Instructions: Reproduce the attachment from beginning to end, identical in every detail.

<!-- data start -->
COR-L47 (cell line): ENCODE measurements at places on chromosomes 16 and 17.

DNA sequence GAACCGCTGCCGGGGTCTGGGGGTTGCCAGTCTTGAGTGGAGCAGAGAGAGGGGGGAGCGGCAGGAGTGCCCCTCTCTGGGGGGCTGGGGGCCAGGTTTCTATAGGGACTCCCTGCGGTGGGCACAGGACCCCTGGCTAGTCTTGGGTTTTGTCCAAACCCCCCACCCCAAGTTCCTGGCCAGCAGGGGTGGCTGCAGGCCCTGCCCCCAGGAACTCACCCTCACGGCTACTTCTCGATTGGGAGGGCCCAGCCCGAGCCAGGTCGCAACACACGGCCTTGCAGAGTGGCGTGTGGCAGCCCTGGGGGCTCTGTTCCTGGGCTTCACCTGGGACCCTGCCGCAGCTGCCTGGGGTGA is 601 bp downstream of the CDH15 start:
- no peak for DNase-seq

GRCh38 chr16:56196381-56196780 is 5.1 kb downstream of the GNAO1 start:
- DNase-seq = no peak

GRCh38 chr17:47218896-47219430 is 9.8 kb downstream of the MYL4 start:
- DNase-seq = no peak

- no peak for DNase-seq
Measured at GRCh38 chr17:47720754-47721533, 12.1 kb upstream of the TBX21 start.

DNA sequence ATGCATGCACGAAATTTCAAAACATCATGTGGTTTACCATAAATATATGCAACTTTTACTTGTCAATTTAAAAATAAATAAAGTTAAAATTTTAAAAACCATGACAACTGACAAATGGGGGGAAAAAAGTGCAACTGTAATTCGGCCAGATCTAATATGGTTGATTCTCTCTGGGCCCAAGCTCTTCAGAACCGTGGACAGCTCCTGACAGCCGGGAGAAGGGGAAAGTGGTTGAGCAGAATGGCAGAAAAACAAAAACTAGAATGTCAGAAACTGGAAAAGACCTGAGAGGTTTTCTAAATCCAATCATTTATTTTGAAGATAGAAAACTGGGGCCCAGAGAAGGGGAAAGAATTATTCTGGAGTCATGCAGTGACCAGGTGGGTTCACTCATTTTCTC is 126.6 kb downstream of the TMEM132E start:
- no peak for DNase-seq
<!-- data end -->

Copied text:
COR-L47 (cell line): ENCODE measurements at places on chromosomes 16 and 17.

DNA sequence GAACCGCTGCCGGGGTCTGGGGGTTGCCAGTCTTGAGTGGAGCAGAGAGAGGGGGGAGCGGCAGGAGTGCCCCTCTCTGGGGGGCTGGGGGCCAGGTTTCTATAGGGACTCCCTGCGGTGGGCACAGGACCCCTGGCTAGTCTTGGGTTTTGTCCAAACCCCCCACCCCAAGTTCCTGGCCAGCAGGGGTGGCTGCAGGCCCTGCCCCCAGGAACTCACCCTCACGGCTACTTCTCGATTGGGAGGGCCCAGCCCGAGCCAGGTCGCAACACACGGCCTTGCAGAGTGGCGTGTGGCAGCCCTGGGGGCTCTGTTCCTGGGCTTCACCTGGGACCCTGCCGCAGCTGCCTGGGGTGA is 601 bp downstream of the CDH15 start:
- no peak for DNase-seq

GRCh38 chr16:56196381-56196780 is 5.1 kb downstream of the GNAO1 start:
- DNase-seq = no peak

GRCh38 chr17:47218896-47219430 is 9.8 kb downstream of the MYL4 start:
- DNase-seq = no peak

- no peak for DNase-seq
Measured at GRCh38 chr17:47720754-47721533, 12.1 kb upstream of the TBX21 start.

DNA sequence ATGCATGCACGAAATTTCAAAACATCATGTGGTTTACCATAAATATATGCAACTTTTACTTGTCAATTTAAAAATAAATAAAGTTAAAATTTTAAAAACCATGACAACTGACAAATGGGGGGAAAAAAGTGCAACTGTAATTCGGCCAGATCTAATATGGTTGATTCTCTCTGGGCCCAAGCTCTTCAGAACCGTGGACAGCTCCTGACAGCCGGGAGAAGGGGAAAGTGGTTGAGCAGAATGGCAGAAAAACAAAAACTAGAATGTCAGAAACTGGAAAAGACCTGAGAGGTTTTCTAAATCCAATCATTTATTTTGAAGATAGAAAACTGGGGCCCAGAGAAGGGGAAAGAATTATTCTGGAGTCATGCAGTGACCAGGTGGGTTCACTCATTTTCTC is 126.6 kb downstream of the TMEM132E start:
- no peak for DNase-seq